Gandhi's Letter Explaining Why He Can't Follow Jesus Christ Alone Released for Sale
The original letter of Mahatma Gandhi, where he explains why he cannot follow Jesus Christ alone, has been released to the public market for the first time ever, valued at $50,000.
The Raab Collection, which handles important historical documents that are put up for sale, revealed on Wednesday that it has not found a record of any other letter in which the Indian icon mentioned Jesus reaching the public market before.
In the letter dated April 6, 1926, Gandhi wrote, "Dear Friend, I have your letter. I am afraid it is not possible for me to subscribe to the creed you have sent me. The subscriber is made to believe that the highest manifestation of the unseen reality was Jesus Christ. In spite of all my efforts, I have not been able to feel the truth of that statement."
"I have not been able to move beyond the belief that Jesus was one of the great teachers of mankind. Do you not think that religious unity is to be had not by a mechanical subscription to a common creed but by all respecting the creed of each?" he asked, addressing Milton Newberry Frantz, a Christian elder in the United States.
"In my opinion, difference in creed there must be so long as there are different brains. But who does it matter if all these are hung upon the common thread of love and mutual esteem?"
The letter has apparently been in a private collection since the 1960s, when it was acquired from a New York City-based historical document dealer.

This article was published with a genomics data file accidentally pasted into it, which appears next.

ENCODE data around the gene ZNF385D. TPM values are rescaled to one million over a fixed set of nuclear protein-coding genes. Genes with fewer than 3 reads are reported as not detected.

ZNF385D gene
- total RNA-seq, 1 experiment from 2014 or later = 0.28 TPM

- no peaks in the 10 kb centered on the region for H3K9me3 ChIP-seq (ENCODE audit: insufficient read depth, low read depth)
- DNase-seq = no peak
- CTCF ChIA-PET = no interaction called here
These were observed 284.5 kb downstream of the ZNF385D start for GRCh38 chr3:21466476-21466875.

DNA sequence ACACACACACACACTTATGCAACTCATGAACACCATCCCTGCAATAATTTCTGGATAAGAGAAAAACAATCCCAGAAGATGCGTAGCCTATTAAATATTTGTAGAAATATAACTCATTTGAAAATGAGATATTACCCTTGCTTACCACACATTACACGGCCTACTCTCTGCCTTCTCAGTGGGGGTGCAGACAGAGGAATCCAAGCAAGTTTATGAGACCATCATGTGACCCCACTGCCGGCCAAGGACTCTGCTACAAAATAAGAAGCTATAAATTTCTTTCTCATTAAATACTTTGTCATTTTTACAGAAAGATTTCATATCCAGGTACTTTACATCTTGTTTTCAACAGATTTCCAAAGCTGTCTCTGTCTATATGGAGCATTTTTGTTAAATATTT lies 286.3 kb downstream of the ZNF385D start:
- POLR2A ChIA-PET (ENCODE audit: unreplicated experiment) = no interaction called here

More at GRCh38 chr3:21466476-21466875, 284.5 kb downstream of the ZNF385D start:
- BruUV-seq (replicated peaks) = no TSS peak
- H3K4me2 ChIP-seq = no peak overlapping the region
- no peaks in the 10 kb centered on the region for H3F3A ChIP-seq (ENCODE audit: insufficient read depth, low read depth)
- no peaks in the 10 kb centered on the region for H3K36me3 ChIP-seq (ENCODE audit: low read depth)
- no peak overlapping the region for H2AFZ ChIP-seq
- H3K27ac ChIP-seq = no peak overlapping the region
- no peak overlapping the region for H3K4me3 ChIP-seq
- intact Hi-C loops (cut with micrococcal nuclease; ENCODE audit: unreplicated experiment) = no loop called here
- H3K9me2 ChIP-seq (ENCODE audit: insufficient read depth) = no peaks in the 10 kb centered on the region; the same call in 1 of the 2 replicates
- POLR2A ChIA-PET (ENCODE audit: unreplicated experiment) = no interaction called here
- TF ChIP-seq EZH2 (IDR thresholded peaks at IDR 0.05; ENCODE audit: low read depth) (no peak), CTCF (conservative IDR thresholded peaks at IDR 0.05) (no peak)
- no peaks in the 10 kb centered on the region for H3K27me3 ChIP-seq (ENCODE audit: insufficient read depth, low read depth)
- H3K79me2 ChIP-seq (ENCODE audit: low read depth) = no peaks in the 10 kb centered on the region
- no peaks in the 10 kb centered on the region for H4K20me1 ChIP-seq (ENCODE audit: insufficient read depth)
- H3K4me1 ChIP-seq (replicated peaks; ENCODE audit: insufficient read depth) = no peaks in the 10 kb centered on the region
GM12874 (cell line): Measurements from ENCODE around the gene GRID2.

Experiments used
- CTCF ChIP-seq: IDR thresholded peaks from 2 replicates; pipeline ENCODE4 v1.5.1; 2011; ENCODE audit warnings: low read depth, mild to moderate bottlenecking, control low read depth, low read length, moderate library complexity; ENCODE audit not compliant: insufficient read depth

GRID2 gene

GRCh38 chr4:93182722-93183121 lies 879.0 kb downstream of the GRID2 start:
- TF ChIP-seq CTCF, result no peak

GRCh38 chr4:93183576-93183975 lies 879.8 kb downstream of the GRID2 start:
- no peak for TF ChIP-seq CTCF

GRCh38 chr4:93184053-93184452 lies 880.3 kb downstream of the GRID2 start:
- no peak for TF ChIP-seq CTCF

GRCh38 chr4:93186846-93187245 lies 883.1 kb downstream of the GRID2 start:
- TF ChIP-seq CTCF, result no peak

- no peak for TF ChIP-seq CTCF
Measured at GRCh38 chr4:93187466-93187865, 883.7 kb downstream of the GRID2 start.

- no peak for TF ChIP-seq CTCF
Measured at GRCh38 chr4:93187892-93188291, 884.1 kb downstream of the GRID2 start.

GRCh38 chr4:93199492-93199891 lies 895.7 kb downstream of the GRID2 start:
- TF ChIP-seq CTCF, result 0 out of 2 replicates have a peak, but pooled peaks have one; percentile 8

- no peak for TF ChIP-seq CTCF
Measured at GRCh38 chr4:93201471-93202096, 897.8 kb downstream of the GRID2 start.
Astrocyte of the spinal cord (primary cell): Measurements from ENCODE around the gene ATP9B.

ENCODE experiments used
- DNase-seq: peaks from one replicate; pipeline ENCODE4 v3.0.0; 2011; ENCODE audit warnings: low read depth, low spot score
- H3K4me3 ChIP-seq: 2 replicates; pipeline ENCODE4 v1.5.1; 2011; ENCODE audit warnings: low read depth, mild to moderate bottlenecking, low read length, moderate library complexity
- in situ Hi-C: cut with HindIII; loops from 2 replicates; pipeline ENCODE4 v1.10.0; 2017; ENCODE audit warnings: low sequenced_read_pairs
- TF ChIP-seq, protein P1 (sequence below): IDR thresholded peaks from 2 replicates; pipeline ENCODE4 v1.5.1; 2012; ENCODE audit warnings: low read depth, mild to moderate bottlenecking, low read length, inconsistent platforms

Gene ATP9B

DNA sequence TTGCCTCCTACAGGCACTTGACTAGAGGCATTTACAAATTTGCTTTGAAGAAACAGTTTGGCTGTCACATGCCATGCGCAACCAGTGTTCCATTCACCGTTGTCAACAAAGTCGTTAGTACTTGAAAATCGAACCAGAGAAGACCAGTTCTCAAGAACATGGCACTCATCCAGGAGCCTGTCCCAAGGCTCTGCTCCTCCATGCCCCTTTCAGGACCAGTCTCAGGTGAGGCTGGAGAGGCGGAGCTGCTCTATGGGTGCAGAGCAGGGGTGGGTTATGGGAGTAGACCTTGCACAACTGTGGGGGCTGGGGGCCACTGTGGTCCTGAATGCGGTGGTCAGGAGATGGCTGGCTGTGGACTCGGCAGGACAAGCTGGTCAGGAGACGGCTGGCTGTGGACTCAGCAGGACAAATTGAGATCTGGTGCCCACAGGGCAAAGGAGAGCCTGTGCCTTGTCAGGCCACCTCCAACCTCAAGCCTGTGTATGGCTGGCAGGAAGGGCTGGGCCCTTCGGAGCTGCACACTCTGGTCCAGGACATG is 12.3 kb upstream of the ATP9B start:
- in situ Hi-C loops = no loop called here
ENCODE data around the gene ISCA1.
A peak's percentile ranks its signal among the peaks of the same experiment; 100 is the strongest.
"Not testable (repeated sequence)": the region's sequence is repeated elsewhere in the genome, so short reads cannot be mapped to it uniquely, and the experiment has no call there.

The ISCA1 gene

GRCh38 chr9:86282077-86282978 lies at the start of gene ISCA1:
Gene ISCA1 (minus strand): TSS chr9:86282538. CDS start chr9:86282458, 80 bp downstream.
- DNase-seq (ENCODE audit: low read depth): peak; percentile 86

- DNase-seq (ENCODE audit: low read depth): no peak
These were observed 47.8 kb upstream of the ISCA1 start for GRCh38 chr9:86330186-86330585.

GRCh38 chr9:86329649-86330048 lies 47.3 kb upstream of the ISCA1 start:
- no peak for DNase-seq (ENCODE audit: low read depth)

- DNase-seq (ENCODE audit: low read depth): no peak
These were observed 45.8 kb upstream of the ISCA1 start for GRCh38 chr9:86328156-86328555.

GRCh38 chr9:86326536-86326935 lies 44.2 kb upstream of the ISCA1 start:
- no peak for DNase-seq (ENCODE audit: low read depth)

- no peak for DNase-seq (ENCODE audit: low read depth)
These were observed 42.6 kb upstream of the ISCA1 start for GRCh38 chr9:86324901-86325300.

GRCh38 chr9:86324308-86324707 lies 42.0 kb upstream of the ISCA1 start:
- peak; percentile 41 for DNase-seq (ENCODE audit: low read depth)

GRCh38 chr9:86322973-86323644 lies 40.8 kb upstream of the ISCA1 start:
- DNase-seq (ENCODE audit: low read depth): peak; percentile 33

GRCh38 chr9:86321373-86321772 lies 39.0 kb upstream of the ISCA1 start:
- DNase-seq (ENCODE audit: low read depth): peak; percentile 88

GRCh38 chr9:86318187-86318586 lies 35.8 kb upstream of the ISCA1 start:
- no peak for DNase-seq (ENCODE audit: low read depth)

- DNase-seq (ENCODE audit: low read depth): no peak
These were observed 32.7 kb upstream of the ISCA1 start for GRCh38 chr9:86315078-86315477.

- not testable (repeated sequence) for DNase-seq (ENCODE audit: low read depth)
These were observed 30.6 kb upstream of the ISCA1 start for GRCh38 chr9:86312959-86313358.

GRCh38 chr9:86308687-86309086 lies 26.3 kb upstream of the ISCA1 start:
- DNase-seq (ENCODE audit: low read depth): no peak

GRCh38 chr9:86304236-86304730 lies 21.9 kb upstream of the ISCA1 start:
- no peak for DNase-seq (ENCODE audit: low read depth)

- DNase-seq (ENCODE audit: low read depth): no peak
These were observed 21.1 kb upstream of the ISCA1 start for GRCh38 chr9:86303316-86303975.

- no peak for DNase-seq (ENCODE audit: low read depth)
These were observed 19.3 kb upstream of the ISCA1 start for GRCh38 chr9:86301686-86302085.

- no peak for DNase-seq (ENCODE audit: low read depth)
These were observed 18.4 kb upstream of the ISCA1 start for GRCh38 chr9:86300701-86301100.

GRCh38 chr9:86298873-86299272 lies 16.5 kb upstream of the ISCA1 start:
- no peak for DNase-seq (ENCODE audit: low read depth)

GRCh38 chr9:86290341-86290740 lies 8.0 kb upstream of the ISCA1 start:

The eternal fate of Gandhi, who led India's independence movement through nonviolent campaigns, has been debated by evangelicals, and was posed as a question to former President Jimmy Carter in an April 2017 interview with The New York Times.
Carter, a Sunday school teacher, Democrat, and born-again evangelical, said that he could not say whether Gandhi is in Hell for not being a Christian and not trusting only in Christ.
"I do not feel qualified to make a judgment. I am inclined to give him (or others) the benefit of any doubt," Carter said at the time.
The former president's uncertainity was challeneged by megachurch pastor Robert Jeffress in a sermon later that month, when he argued that Gandhi is indeed going to Hell.
"It doesn't matter if someone is a sincere follower of another religion; they are sincerely wrong," Jeffress told his congregation at First Baptist Church in Dallas.
The pastor said of Carter's answer: "Now that sounds so good. That sounds so humble. 'Oh, who am I to judge, only God can judge.'"
He argued that God has already made the judgment.
"He (Jesus) has said 'Nobody comes to the Father except through me.' And when we stutter about that truth, and hesitate and try to be humble in front of people, we are responsible [for] leading people to Hell because we are suggesting there is another opening somewhere, and we have shirked our responsibility as ministers and proclaimers of the truth of God's word," Jeffress declared.